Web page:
Friday, September 26, 2014

T1D Perks

Thank you to Mott's Childrens Hospital and Dreams and Wings!
In living with type 1 diabetes for such a long time, the girls have discovered that sometimes, there are certain fun things that come along with having an autoimmune disease.

We call those fun moments 'T1d perks'.

That ability to understand that having T1d perks is also a wonderful coping mechanism helps to stop the burn-out from answering those 800 daily questions that living in the T1d world demands.  

A couple of weeks ago, we visited our local airport, courtesy of Dreams and Wings through U of M Mott's Childrens Hospital to tour their helicopters and take a flight over the town in a little four-seater airplane.  Since the event was through the hospital, children from all over attended.  Some were diagnosed with T1d and some were diagnosed with other ailments.  All were excited to be there.

That T1d perk not only brought smiles to everyone that attended, but also lifted up my girls and gave them another view of how many different diseases and struggles that many children (and adults) face.  
This is not to say that it diminshes what they go through while living with T1d, but it reinforces empathy and compassion for others.  Everyone has something....

By the days end, both of my girls left convinced that they are sure of their future calling and surprisingly with as much fun as they had, it wasn't becoming a pilot.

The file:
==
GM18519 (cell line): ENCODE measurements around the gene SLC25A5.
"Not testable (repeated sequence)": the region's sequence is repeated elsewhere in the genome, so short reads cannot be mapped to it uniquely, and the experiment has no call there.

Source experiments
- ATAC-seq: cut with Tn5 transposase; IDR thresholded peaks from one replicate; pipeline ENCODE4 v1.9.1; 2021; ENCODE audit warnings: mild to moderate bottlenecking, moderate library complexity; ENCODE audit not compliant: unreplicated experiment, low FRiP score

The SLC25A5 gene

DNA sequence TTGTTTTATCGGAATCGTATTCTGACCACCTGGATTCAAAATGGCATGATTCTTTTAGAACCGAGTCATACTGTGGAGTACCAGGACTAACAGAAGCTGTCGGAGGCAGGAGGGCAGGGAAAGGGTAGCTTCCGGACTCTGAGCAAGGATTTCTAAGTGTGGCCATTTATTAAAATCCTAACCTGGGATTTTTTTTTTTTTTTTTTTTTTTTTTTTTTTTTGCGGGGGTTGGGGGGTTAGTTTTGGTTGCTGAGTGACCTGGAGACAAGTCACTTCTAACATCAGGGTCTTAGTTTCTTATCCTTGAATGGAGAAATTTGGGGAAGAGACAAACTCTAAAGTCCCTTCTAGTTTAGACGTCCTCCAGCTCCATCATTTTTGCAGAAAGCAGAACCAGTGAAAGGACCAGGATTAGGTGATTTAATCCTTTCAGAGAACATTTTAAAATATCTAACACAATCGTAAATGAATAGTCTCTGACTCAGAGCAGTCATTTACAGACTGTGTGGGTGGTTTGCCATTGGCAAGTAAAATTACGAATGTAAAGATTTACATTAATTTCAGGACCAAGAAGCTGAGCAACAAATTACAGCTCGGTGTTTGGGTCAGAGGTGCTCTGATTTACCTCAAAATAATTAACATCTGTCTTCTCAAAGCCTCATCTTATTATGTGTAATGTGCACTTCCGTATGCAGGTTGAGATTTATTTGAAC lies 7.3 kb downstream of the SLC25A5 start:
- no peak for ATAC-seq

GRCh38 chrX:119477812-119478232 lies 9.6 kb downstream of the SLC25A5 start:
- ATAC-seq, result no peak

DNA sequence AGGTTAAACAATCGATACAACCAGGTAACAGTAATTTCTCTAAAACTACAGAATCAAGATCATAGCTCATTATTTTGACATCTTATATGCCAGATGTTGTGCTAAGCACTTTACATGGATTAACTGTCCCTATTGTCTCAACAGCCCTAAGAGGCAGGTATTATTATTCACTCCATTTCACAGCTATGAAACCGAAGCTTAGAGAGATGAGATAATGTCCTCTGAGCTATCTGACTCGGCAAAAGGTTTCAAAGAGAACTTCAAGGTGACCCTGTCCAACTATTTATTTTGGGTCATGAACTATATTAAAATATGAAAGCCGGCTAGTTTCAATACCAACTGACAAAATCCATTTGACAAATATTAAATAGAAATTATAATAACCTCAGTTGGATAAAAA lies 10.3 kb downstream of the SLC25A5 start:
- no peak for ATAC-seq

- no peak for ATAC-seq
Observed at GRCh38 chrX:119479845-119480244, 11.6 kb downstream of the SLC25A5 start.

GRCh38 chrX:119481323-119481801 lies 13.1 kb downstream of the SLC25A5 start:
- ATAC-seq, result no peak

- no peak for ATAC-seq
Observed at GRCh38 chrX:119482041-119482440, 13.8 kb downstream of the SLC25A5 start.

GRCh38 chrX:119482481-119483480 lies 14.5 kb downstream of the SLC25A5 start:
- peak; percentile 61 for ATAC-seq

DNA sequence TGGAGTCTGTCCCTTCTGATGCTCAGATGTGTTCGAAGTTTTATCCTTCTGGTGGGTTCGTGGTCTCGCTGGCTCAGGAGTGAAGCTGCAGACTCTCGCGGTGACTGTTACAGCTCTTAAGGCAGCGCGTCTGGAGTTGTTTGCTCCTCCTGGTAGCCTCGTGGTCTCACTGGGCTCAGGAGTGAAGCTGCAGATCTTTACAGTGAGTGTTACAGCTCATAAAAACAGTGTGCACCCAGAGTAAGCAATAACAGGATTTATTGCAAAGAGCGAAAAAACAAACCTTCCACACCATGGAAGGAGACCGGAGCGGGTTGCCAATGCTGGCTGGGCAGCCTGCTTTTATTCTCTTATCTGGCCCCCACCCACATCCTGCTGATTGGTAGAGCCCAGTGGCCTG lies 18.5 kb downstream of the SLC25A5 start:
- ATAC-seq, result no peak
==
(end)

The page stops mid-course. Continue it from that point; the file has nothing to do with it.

Both daughters explained that they decided to pursue a position within the medical field.  My oldest daughter spoke quietly about becoming a doctor and the youngest said that she wanted to "Do something with research.  There has to be an answer to 'why', mama."

It's too early to tell for sure, but my hope is that they do continue to follow the road that leads to happiness.  That would be the best T1d perk!

Tuesday, September 23, 2014

Taking MySentry For A Test Drive

I am surely behind on discussing this.  Like all of the cool kids, most of you have already used or at the least heard about Medtronic's MySentry.

We are borrowing one for a short time to see how it works for our family, most especially, our teenager that loves to stay up and sleep in until noon on the weekends.

Not having used it for very long, I am not overly qualified to give raw data regarding accuracy or technicalities.  I can only speak about lifestyle and really, just our lifestyle of living with two girls that also live with t1d.  

First thing we noticed is that this baby is easy!  The set-up? Open box, plug, sync and play.  

Literally, two minutes after walking into our front door, oldest daughter spied the box and immediately had it up and running.  I know she is technology maven, but it was so simple, I am certain anyone could do this.  Any by anyone, I mean me.

After marveling at her bg number - because this was a real school day number - totally amazing!, we found ourselves noticing some of the other cool features.  The length of time on her Enlite sensor, the amount of insulin in her pump and the life of her battery.  Super fun to see.